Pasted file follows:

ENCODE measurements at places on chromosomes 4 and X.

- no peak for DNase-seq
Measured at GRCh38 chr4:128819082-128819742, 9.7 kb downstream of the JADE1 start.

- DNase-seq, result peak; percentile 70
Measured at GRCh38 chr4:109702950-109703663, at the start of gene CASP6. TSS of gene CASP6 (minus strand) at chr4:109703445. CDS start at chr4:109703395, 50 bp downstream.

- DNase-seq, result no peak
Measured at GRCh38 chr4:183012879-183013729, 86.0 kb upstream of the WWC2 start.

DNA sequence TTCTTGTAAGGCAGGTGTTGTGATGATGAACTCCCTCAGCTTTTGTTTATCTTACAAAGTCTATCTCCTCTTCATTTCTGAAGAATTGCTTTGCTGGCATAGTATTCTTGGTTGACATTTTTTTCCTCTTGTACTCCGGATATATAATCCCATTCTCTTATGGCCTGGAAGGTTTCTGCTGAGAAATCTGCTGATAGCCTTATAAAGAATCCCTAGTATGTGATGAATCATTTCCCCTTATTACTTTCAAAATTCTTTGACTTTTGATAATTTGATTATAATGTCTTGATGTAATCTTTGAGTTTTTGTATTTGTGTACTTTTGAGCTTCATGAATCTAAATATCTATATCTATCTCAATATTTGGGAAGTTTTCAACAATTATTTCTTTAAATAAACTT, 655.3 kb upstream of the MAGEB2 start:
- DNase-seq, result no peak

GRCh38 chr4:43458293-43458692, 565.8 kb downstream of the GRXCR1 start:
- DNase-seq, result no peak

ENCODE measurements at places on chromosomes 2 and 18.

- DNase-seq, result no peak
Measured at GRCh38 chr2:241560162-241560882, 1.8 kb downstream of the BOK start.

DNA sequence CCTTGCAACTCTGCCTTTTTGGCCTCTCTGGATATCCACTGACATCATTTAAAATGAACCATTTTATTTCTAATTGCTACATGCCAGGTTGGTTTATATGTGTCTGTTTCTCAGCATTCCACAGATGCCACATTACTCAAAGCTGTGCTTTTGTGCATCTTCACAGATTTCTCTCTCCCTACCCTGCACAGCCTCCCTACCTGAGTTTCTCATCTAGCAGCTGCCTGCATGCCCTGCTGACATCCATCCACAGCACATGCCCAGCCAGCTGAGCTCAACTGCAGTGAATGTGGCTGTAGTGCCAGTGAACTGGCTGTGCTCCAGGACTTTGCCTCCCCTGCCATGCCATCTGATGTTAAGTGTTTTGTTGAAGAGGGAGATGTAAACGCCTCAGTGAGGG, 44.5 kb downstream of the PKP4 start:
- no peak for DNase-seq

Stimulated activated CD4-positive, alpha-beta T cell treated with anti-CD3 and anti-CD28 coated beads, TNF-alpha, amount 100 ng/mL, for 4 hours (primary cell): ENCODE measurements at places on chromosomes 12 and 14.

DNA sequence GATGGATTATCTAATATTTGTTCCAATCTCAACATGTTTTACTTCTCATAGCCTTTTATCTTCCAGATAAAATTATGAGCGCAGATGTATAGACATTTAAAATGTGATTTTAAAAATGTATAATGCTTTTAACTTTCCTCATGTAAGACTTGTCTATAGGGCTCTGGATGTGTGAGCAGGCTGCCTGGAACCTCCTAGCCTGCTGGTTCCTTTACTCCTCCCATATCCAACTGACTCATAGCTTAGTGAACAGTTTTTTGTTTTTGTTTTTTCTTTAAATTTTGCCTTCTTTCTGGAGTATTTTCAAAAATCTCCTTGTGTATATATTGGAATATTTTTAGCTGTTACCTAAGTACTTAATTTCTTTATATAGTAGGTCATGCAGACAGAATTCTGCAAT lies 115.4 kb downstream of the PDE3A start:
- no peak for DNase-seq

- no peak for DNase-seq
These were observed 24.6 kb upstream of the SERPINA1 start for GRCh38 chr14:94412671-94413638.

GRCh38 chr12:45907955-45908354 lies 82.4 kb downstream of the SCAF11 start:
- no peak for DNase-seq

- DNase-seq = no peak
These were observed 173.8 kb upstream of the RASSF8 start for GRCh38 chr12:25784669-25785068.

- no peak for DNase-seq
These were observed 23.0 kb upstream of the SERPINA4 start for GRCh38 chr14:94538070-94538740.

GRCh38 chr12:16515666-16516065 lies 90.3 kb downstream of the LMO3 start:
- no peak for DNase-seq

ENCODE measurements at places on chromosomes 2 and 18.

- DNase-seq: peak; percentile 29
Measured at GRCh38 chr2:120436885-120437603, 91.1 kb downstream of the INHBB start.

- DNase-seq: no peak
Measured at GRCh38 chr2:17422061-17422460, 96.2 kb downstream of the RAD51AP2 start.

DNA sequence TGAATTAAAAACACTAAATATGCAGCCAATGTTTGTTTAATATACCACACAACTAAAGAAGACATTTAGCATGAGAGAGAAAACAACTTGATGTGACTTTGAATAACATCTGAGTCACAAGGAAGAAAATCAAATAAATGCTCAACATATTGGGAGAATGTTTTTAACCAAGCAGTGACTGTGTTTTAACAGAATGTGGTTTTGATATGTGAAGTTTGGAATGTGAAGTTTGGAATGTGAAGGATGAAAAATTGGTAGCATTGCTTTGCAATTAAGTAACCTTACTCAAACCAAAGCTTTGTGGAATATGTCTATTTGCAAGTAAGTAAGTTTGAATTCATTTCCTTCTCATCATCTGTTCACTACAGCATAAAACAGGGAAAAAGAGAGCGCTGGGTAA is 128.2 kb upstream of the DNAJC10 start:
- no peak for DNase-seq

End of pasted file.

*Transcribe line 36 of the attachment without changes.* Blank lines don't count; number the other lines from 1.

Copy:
- no peak for DNase-seq